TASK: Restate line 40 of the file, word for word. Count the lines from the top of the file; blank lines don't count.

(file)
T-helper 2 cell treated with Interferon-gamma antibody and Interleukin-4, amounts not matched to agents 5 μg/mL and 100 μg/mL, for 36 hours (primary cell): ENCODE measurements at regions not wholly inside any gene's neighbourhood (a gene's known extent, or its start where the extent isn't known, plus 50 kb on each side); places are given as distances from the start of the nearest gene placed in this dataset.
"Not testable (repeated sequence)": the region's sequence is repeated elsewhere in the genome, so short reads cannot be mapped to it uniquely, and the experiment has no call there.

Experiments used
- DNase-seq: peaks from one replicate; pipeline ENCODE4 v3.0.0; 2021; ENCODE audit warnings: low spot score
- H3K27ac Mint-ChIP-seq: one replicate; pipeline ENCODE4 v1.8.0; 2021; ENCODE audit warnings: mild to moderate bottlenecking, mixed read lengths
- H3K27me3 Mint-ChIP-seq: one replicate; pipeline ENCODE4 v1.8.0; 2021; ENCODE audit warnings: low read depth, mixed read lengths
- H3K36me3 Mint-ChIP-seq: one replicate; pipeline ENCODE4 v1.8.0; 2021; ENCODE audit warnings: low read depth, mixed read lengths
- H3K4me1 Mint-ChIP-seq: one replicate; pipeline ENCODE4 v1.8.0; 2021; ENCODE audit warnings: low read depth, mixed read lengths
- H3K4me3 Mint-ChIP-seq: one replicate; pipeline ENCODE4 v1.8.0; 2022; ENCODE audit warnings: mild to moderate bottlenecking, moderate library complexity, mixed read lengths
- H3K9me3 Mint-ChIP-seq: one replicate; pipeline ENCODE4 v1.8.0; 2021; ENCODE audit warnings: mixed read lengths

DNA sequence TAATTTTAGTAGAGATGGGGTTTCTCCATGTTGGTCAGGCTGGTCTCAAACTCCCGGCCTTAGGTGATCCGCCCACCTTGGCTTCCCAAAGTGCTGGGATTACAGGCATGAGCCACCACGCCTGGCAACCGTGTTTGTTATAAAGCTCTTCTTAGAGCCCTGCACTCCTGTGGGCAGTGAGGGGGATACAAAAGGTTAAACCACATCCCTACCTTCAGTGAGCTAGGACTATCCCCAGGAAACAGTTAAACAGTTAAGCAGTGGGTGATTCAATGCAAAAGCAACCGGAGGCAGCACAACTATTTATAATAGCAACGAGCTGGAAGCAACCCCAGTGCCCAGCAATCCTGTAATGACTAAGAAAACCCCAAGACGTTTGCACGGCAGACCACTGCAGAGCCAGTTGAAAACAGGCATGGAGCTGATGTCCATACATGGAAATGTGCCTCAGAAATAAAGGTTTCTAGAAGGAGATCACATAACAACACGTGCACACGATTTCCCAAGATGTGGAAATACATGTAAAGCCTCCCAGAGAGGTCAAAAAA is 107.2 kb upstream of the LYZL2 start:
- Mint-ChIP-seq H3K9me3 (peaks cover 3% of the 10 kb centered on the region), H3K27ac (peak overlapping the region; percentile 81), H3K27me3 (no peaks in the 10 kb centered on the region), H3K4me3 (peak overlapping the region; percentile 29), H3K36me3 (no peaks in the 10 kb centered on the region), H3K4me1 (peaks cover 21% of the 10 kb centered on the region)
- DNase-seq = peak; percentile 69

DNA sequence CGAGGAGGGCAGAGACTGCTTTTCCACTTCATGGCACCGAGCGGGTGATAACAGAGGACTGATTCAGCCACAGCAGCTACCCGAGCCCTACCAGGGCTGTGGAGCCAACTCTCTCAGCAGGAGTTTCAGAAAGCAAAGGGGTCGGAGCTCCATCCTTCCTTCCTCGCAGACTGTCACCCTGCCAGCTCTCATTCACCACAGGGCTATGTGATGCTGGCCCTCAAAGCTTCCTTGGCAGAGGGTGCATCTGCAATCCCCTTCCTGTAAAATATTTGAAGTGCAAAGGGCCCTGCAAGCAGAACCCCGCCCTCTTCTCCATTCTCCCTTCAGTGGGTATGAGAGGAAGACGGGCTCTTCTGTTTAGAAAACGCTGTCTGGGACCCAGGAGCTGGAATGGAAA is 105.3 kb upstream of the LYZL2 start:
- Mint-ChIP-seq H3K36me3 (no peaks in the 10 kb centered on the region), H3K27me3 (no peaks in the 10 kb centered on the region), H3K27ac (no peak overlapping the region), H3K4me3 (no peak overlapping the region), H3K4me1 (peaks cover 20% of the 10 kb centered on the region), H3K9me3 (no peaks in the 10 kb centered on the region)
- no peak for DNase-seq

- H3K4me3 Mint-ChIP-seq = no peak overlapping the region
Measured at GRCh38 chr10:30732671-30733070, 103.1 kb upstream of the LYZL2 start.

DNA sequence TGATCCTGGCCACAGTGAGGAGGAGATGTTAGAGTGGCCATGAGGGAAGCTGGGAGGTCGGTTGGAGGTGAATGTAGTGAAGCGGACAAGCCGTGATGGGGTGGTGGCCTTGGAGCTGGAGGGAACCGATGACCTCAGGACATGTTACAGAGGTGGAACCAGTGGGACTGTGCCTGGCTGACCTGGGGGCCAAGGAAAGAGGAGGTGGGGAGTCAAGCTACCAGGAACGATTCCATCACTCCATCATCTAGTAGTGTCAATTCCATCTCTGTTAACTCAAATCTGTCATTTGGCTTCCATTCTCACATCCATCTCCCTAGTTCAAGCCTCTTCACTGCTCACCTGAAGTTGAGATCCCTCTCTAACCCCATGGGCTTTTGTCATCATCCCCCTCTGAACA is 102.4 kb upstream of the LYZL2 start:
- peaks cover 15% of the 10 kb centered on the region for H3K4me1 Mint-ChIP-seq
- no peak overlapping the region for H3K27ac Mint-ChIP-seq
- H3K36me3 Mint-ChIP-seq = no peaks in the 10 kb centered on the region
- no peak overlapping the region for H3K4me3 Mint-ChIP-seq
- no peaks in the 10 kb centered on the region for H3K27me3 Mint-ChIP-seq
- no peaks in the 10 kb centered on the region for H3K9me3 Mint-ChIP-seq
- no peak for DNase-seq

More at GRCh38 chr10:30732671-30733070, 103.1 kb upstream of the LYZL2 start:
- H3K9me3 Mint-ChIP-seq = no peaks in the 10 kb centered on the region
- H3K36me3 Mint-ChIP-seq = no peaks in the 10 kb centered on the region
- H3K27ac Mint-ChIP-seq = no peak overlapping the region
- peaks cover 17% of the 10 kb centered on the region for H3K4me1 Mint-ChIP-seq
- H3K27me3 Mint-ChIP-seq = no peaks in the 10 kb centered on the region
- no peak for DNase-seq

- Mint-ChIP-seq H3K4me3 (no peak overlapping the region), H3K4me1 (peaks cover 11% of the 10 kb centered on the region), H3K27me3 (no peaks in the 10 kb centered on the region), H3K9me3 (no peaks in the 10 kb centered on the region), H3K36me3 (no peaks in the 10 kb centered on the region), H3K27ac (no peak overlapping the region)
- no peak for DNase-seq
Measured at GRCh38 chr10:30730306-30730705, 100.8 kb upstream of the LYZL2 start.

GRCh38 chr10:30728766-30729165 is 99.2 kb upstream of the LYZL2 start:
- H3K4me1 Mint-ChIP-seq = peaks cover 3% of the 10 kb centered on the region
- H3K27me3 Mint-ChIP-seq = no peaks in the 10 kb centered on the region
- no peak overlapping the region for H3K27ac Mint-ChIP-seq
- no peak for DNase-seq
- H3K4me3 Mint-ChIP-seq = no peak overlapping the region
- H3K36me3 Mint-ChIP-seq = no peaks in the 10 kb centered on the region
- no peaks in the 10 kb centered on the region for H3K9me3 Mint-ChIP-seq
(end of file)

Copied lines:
- no peak overlapping the region for H3K27ac Mint-ChIP-seq